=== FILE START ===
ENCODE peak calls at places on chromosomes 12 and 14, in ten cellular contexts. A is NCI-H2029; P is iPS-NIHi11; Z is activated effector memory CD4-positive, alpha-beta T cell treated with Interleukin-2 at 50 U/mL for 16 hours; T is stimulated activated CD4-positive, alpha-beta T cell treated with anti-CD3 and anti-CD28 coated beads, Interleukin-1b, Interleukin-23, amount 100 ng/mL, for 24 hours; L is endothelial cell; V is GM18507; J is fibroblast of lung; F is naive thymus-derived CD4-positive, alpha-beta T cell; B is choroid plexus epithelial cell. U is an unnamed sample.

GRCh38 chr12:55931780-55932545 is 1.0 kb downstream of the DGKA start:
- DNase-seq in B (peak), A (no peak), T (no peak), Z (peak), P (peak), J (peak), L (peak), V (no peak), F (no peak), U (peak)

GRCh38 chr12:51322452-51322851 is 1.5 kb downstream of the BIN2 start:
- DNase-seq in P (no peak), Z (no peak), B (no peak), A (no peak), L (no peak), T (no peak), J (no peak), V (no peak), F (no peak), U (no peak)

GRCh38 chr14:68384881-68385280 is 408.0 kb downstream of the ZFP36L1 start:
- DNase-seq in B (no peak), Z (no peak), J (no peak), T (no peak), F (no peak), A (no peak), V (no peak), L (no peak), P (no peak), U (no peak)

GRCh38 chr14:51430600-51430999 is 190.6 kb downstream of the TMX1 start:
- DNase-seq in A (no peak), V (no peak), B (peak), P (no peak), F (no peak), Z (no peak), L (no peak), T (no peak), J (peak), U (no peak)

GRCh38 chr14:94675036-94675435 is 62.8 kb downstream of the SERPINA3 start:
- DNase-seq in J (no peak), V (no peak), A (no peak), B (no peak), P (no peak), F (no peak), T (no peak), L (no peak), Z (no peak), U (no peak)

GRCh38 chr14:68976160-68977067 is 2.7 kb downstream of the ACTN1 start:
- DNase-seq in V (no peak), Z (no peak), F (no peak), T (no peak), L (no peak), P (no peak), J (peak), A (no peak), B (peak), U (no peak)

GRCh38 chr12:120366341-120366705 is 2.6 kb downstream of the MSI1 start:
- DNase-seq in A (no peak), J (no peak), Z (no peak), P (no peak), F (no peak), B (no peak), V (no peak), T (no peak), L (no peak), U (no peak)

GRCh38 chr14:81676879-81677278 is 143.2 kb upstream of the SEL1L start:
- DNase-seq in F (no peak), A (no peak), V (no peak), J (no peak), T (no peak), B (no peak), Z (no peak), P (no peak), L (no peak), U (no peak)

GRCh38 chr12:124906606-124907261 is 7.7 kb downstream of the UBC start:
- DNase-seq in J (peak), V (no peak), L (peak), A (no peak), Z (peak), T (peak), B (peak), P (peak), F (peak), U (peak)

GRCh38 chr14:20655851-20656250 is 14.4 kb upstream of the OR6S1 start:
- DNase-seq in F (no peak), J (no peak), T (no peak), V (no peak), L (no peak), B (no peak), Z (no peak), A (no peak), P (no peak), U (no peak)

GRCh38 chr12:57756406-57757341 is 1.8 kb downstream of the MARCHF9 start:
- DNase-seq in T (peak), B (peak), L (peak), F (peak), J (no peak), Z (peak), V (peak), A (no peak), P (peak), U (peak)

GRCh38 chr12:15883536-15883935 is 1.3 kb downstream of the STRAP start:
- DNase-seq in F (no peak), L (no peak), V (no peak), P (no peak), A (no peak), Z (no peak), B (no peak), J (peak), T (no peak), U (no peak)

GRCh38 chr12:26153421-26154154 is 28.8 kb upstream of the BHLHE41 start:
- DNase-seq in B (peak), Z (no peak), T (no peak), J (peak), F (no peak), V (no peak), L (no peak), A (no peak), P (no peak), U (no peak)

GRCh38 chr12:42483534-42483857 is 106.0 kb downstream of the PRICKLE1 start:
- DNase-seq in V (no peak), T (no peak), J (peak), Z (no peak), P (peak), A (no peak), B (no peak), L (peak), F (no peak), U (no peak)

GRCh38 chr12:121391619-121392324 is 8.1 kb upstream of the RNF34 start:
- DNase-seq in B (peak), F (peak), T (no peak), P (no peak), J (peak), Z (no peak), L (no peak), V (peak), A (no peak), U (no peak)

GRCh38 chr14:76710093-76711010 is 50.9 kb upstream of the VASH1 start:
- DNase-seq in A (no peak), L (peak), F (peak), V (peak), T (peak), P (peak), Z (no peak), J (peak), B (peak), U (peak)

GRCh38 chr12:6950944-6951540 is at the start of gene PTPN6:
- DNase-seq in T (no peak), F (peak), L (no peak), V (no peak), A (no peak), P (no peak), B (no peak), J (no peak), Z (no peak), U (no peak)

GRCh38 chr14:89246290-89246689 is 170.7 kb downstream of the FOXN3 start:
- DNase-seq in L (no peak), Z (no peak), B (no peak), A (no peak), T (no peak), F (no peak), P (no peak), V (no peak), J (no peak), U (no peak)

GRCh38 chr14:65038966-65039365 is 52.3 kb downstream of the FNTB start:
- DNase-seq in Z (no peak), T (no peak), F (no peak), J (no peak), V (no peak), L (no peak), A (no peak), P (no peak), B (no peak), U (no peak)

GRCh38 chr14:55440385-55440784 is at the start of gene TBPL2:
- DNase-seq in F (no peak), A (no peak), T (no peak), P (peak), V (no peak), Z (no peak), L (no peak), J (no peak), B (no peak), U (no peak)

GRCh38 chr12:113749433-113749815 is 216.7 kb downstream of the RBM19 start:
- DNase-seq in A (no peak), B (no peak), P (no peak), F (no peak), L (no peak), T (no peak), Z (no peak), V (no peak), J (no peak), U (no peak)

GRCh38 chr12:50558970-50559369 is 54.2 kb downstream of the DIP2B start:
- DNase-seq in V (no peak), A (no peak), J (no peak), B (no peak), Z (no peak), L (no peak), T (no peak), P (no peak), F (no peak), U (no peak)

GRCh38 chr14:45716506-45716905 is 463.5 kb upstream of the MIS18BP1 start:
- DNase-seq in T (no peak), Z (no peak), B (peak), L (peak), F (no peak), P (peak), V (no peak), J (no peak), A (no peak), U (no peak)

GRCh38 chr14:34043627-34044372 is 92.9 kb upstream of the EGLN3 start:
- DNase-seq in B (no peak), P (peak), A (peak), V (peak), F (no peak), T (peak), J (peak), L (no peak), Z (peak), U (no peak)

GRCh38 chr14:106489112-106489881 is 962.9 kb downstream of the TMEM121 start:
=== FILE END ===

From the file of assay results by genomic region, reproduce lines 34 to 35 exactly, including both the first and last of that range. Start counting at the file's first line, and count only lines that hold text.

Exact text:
GRCh38 chr12:6950944-6951540 is at the start of gene PTPN6:
- DNase-seq in T (no peak), F (peak), L (no peak), V (no peak), A (no peak), P (no peak), B (no peak), J (no peak), Z (no peak), U (no peak)